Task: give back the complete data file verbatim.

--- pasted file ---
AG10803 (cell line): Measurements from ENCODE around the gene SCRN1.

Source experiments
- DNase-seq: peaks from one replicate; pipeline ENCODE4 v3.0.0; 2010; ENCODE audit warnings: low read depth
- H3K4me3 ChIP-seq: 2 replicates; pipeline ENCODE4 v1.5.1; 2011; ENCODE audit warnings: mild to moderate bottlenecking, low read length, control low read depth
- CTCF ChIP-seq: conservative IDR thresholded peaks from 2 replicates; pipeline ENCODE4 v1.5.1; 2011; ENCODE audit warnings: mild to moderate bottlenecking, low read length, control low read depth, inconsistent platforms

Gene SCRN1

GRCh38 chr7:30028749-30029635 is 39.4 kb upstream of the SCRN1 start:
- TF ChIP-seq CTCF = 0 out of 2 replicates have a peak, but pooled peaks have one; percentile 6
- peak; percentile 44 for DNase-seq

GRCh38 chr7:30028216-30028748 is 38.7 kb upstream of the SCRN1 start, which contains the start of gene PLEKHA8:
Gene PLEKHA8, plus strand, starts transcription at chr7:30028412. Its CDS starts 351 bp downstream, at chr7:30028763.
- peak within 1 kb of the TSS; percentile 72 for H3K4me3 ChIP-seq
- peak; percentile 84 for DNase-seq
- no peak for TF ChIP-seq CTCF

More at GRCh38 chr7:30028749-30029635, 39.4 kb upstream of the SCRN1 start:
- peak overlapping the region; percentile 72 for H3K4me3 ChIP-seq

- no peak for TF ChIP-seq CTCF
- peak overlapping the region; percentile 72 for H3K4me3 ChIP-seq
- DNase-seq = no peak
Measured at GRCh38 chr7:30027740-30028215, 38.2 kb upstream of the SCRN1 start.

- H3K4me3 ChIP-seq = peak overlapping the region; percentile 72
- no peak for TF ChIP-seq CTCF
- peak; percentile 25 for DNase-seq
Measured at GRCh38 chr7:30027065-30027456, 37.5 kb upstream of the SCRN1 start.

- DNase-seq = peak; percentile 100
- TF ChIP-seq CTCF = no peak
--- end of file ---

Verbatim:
AG10803 (cell line): Measurements from ENCODE around the gene SCRN1.

Source experiments
- DNase-seq: peaks from one replicate; pipeline ENCODE4 v3.0.0; 2010; ENCODE audit warnings: low read depth
- H3K4me3 ChIP-seq: 2 replicates; pipeline ENCODE4 v1.5.1; 2011; ENCODE audit warnings: mild to moderate bottlenecking, low read length, control low read depth
- CTCF ChIP-seq: conservative IDR thresholded peaks from 2 replicates; pipeline ENCODE4 v1.5.1; 2011; ENCODE audit warnings: mild to moderate bottlenecking, low read length, control low read depth, inconsistent platforms

Gene SCRN1

GRCh38 chr7:30028749-30029635 is 39.4 kb upstream of the SCRN1 start:
- TF ChIP-seq CTCF = 0 out of 2 replicates have a peak, but pooled peaks have one; percentile 6
- peak; percentile 44 for DNase-seq

GRCh38 chr7:30028216-30028748 is 38.7 kb upstream of the SCRN1 start, which contains the start of gene PLEKHA8:
Gene PLEKHA8, plus strand, starts transcription at chr7:30028412. Its CDS starts 351 bp downstream, at chr7:30028763.
- peak within 1 kb of the TSS; percentile 72 for H3K4me3 ChIP-seq
- peak; percentile 84 for DNase-seq
- no peak for TF ChIP-seq CTCF

More at GRCh38 chr7:30028749-30029635, 39.4 kb upstream of the SCRN1 start:
- peak overlapping the region; percentile 72 for H3K4me3 ChIP-seq

- no peak for TF ChIP-seq CTCF
- peak overlapping the region; percentile 72 for H3K4me3 ChIP-seq
- DNase-seq = no peak
Measured at GRCh38 chr7:30027740-30028215, 38.2 kb upstream of the SCRN1 start.

- H3K4me3 ChIP-seq = peak overlapping the region; percentile 72
- no peak for TF ChIP-seq CTCF
- peak; percentile 25 for DNase-seq
Measured at GRCh38 chr7:30027065-30027456, 37.5 kb upstream of the SCRN1 start.

- DNase-seq = peak; percentile 100
- TF ChIP-seq CTCF = no peak